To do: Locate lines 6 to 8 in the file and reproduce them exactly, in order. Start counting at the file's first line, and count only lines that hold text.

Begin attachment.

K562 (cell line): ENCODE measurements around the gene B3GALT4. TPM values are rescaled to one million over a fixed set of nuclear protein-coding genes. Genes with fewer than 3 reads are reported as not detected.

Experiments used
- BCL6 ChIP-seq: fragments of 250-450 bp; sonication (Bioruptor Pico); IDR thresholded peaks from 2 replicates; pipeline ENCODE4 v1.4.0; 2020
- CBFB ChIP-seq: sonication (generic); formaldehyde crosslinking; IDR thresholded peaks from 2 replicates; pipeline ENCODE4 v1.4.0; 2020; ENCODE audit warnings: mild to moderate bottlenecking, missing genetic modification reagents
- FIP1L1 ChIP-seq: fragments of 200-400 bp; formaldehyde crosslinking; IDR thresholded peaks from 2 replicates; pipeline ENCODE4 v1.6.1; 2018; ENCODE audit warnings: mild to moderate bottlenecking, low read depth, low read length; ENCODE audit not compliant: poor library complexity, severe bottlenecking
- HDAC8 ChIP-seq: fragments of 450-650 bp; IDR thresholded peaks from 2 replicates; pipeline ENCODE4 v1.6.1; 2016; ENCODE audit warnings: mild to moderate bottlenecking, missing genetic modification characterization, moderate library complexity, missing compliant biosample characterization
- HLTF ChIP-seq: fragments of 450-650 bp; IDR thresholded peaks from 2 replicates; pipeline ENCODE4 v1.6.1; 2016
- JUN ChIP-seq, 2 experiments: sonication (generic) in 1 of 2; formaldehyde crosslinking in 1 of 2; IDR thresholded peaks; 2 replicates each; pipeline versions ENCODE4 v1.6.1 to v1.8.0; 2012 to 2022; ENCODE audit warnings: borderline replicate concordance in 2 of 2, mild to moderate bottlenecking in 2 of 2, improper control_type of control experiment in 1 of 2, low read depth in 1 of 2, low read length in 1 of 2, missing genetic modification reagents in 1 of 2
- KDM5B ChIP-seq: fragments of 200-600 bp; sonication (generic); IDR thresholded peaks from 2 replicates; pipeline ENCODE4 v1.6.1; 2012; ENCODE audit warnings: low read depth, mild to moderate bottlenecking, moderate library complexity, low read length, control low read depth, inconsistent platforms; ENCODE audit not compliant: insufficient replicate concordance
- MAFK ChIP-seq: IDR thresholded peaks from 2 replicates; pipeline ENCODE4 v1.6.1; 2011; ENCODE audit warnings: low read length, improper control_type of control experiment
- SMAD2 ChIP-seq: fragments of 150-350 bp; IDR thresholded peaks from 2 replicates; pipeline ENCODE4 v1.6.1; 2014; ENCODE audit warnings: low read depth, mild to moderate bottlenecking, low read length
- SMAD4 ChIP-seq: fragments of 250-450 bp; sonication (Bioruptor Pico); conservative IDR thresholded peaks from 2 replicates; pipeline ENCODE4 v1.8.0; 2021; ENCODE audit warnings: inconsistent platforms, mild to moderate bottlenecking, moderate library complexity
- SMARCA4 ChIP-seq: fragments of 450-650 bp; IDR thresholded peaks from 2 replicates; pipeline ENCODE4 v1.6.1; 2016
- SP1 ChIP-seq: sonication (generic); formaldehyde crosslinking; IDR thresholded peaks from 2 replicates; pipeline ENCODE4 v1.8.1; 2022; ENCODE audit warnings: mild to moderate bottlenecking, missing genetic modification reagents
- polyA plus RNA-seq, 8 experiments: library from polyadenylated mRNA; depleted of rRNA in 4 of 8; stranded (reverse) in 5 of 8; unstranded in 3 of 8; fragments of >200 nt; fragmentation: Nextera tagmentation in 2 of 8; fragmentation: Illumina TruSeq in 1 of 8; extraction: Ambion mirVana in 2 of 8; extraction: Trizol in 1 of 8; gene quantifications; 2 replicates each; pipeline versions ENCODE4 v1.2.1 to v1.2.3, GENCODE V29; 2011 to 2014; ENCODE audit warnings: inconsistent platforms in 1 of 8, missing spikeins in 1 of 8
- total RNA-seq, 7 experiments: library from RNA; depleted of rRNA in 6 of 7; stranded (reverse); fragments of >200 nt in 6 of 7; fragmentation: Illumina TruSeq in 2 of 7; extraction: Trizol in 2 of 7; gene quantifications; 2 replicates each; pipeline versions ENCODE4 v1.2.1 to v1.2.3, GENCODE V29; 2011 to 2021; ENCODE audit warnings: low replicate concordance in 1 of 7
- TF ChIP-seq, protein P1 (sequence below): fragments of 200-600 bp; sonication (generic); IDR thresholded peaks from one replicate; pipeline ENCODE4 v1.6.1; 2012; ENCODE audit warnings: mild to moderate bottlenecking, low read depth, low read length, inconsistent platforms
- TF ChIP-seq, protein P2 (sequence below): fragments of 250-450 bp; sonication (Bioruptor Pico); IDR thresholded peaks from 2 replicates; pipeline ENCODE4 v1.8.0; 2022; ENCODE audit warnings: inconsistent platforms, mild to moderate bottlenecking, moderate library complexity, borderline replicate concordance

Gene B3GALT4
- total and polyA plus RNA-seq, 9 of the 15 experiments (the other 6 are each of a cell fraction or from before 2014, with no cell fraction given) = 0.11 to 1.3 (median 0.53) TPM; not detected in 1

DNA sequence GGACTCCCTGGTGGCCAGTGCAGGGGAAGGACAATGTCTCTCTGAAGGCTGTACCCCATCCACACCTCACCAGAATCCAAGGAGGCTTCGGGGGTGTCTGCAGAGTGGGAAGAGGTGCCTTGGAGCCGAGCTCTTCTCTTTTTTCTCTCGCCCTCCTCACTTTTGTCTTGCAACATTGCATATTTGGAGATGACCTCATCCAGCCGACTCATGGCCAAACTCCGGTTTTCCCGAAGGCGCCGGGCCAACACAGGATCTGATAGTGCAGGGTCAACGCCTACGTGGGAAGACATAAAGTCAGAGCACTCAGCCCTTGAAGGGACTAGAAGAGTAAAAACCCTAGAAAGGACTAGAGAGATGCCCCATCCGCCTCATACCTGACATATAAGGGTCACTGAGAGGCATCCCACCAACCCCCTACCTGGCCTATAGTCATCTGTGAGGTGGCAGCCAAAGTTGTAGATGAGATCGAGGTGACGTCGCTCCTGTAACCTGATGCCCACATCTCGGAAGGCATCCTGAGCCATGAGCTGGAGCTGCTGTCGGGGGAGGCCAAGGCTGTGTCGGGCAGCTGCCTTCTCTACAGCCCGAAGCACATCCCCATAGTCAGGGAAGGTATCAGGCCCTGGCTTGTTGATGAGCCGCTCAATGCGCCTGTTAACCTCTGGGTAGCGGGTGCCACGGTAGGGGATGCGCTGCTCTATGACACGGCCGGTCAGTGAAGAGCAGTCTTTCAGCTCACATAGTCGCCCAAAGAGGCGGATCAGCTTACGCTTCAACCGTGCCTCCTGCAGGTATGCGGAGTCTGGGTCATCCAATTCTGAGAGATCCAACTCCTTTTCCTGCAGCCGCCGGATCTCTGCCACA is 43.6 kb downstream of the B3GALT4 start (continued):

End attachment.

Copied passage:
- HDAC8 ChIP-seq: fragments of 450-650 bp; IDR thresholded peaks from 2 replicates; pipeline ENCODE4 v1.6.1; 2016; ENCODE audit warnings: mild to moderate bottlenecking, missing genetic modification characterization, moderate library complexity, missing compliant biosample characterization
- HLTF ChIP-seq: fragments of 450-650 bp; IDR thresholded peaks from 2 replicates; pipeline ENCODE4 v1.6.1; 2016
- JUN ChIP-seq, 2 experiments: sonication (generic) in 1 of 2; formaldehyde crosslinking in 1 of 2; IDR thresholded peaks; 2 replicates each; pipeline versions ENCODE4 v1.6.1 to v1.8.0; 2012 to 2022; ENCODE audit warnings: borderline replicate concordance in 2 of 2, mild to moderate bottlenecking in 2 of 2, improper control_type of control experiment in 1 of 2, low read depth in 1 of 2, low read length in 1 of 2, missing genetic modification reagents in 1 of 2